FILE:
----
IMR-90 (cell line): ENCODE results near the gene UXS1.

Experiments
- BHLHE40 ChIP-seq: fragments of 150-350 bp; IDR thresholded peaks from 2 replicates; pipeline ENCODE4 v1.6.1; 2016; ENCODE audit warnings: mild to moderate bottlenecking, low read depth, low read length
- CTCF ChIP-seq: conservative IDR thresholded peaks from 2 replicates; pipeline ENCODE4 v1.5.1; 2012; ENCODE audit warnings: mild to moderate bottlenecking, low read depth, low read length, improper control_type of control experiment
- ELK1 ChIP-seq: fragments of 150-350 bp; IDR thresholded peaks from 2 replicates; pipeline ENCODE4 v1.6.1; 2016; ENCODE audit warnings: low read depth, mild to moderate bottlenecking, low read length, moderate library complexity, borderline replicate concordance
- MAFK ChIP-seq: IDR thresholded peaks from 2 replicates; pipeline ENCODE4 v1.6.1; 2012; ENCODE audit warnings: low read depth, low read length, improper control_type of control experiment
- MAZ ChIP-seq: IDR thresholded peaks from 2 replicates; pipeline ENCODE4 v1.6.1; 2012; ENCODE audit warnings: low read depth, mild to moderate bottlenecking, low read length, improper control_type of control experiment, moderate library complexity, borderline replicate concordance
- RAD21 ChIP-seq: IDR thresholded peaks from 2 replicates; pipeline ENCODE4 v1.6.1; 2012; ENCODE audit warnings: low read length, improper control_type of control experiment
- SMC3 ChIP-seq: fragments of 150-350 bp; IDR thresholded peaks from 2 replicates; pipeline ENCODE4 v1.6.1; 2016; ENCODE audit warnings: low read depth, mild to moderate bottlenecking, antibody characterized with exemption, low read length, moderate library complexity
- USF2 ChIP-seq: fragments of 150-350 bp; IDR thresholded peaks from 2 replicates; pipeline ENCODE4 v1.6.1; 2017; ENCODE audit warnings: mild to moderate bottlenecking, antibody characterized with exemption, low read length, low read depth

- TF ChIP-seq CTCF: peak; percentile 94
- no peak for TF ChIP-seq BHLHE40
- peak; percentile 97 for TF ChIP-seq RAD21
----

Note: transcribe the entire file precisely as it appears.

IMR-90 (cell line): ENCODE results near the gene UXS1.

Experiments
- BHLHE40 ChIP-seq: fragments of 150-350 bp; IDR thresholded peaks from 2 replicates; pipeline ENCODE4 v1.6.1; 2016; ENCODE audit warnings: mild to moderate bottlenecking, low read depth, low read length
- CTCF ChIP-seq: conservative IDR thresholded peaks from 2 replicates; pipeline ENCODE4 v1.5.1; 2012; ENCODE audit warnings: mild to moderate bottlenecking, low read depth, low read length, improper control_type of control experiment
- ELK1 ChIP-seq: fragments of 150-350 bp; IDR thresholded peaks from 2 replicates; pipeline ENCODE4 v1.6.1; 2016; ENCODE audit warnings: low read depth, mild to moderate bottlenecking, low read length, moderate library complexity, borderline replicate concordance
- MAFK ChIP-seq: IDR thresholded peaks from 2 replicates; pipeline ENCODE4 v1.6.1; 2012; ENCODE audit warnings: low read depth, low read length, improper control_type of control experiment
- MAZ ChIP-seq: IDR thresholded peaks from 2 replicates; pipeline ENCODE4 v1.6.1; 2012; ENCODE audit warnings: low read depth, mild to moderate bottlenecking, low read length, improper control_type of control experiment, moderate library complexity, borderline replicate concordance
- RAD21 ChIP-seq: IDR thresholded peaks from 2 replicates; pipeline ENCODE4 v1.6.1; 2012; ENCODE audit warnings: low read length, improper control_type of control experiment
- SMC3 ChIP-seq: fragments of 150-350 bp; IDR thresholded peaks from 2 replicates; pipeline ENCODE4 v1.6.1; 2016; ENCODE audit warnings: low read depth, mild to moderate bottlenecking, antibody characterized with exemption, low read length, moderate library complexity
- USF2 ChIP-seq: fragments of 150-350 bp; IDR thresholded peaks from 2 replicates; pipeline ENCODE4 v1.6.1; 2017; ENCODE audit warnings: mild to moderate bottlenecking, antibody characterized with exemption, low read length, low read depth

- TF ChIP-seq CTCF: peak; percentile 94
- no peak for TF ChIP-seq BHLHE40
- peak; percentile 97 for TF ChIP-seq RAD21